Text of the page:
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New governor sworn in

Date: June 12th, 2020  in  Gibraltar News

Gibraltar’s new governor was formally sworn in at the Gibraltar Parliament on June 11th 2020. Normally this is a high profile event with a guard of honour, with residents lining the street outside and a packed crowd in the public gallery along with a flurry of photographers. Sadly Sir David Steel missed out on much of that part of his welcome due to the covid19 crisis.

He was, however, warmly welcomed by the Chief Minister, Fabian Picardo and the Leader of the Opposition Keith Azzopardi who both spoke at length.

Sir David is a naval man, having joined the Royal Navy in 1979 and later spent some time on HMS Invincible,

In his welcome, Fabian Picardo, the Chief Minister said:

"You will know this from your forays here in the Royal Navy, the senior service, which first identified the strategic significance of the Rock that the Romans had called the non plus ultra. It was the Navy that identified that beyond our straits, no one could pass without Britain's knowledge if they held Jebel Tariq. For this British place is one that you will find is very different to other British places. You will find that we are not English and this is not England. It may sound obvious to you and to the many hearing me today, but it is not as obvious to everyone as it should be. We are not Scottish, nor Irish nor Welsh. We are Gibraltarian in our style and form, the people of the rock. And we are not better because we are Gibraltarian, but we are certainly also not worse. We are just different. British but different as different as each of the British people of the great British family of nations but no less British as a result. But bound by history, custom and constitution into a British way of being and of course, we are British in our own way, in our own style, with our own laws. And those laws and that constitution are the key to your important but well and tightly defined role."

Keith Azzopardi added:

“In Gibraltar we treasure our historic links with the British Navy. We have a long joint history in this part of the western Mediterranean. We are therefore glad to see someone from a maritime background once again in post. As a man of the services you are schooled in conflict. Our people have also, for many years, evolved against a backdrop of political and military conflict.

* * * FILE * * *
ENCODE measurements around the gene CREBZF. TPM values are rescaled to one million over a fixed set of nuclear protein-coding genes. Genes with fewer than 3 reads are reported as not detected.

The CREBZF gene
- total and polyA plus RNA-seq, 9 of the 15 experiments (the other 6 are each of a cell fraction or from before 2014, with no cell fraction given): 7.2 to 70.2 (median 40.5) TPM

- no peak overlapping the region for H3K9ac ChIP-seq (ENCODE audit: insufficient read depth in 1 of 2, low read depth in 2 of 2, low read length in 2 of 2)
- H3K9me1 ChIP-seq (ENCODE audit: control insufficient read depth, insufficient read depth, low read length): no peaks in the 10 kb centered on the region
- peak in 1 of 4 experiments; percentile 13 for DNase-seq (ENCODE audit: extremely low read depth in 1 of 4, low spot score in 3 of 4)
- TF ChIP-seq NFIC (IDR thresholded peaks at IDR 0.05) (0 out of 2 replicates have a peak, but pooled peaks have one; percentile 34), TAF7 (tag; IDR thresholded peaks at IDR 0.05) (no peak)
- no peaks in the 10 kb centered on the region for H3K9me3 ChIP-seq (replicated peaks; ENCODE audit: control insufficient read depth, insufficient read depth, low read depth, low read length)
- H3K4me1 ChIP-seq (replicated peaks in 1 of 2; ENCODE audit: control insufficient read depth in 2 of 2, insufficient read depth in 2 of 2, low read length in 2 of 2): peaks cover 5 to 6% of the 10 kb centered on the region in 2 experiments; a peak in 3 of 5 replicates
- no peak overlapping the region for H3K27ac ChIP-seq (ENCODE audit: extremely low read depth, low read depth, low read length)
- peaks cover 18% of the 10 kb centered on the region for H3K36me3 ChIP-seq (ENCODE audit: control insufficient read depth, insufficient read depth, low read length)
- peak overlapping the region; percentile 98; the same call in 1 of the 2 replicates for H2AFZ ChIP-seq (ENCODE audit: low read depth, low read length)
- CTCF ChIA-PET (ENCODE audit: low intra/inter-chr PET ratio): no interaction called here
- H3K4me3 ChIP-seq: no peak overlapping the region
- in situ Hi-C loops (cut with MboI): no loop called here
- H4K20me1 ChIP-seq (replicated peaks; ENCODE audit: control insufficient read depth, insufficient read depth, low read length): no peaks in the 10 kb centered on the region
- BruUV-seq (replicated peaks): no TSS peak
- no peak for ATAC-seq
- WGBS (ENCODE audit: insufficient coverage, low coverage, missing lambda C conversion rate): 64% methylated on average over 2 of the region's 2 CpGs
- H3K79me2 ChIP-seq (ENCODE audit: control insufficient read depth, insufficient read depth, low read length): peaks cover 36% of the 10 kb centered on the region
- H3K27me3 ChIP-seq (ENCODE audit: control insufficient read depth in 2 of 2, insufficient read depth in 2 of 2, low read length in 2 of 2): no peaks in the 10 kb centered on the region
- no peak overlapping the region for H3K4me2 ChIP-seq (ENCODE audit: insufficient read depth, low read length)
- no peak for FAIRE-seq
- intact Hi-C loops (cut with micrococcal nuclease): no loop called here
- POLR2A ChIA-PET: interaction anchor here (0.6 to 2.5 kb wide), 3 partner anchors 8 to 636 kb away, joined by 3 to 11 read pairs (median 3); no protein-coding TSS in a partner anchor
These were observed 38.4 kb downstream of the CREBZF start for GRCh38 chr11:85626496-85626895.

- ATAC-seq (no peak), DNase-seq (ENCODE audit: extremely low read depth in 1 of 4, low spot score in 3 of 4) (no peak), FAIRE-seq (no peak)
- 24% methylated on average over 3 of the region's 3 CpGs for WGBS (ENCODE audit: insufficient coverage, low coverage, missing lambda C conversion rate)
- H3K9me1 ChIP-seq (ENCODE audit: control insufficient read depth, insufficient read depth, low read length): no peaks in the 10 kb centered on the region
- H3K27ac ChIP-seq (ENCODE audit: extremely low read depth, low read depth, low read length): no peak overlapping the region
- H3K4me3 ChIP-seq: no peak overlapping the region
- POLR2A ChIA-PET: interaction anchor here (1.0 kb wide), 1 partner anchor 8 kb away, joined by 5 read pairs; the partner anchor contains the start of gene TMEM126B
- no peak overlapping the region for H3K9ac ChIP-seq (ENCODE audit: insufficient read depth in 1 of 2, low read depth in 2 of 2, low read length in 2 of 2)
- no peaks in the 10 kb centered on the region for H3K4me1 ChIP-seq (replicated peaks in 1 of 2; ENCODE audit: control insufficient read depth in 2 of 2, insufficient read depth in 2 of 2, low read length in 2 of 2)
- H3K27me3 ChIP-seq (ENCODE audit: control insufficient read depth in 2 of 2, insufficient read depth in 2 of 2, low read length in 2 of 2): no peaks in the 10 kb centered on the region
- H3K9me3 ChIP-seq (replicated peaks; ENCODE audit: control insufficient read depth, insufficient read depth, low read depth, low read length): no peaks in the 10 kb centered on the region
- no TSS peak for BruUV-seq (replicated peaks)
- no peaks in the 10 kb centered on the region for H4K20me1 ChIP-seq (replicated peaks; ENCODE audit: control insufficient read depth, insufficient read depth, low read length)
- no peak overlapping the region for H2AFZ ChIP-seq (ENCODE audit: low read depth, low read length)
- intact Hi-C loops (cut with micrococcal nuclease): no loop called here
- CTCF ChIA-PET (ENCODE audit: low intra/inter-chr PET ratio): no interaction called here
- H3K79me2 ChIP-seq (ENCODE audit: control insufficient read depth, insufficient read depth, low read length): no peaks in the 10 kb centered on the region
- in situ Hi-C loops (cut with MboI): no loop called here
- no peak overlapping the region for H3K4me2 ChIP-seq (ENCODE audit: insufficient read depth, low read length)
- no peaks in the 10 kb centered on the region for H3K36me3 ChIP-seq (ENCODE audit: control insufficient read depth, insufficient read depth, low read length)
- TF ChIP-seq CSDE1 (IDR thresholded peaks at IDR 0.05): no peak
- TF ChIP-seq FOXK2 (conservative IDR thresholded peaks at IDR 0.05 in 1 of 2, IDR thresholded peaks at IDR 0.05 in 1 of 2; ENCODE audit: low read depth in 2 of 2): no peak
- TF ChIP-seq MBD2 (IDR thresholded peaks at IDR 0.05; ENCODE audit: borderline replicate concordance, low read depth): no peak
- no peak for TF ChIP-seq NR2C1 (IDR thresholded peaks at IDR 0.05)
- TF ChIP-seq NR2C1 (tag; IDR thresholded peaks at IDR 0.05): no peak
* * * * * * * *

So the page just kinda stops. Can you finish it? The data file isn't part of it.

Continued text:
Sunday is the 38th anniversary of the end of the Falklands War – a people who we feel a kinship with because of their own struggle for self-determination. As someone who served in the Falklands War you will appreciate that more than most.”

In addition to his naval experience, Sir David has also qualified as a lawyer, and is also a Master of the Bench at the Honourable Society of the Middle Temple - one of four Inns of Court in England and Wales.

In his speech, Sir David mentioned that early on in his naval career he went to see the engine room of his ship during an exercise and asked what he could do to help and it was suggested he sat quietly in the corner and watched.

He also referred to a quote by Sir Winston Churchill that “A nation that forgets its past has no future”. He clearly understands that Gibraltar has a history which was outlined in the Chief Minister’s speech, and values it.

The comment is highly appropriate in a week where in the UK people who have no understanding of the life of Churchill vandalised his statue.

Having been sworn in by the Chief justice and welcomed to Gibraltar, Sir David took a stroll down Main Street from the Parliament to his new home at the Convent. On the way he talked to a number of people, including the Chief Rabbi Ron Hassid. On entering the Convent he thanked the press photographers busily taking pictures of him.

It will be interesting how, given his Naval and legal experience, he handles the response to regular irritating illegal incursions into British Gibraltar Territorial Waters.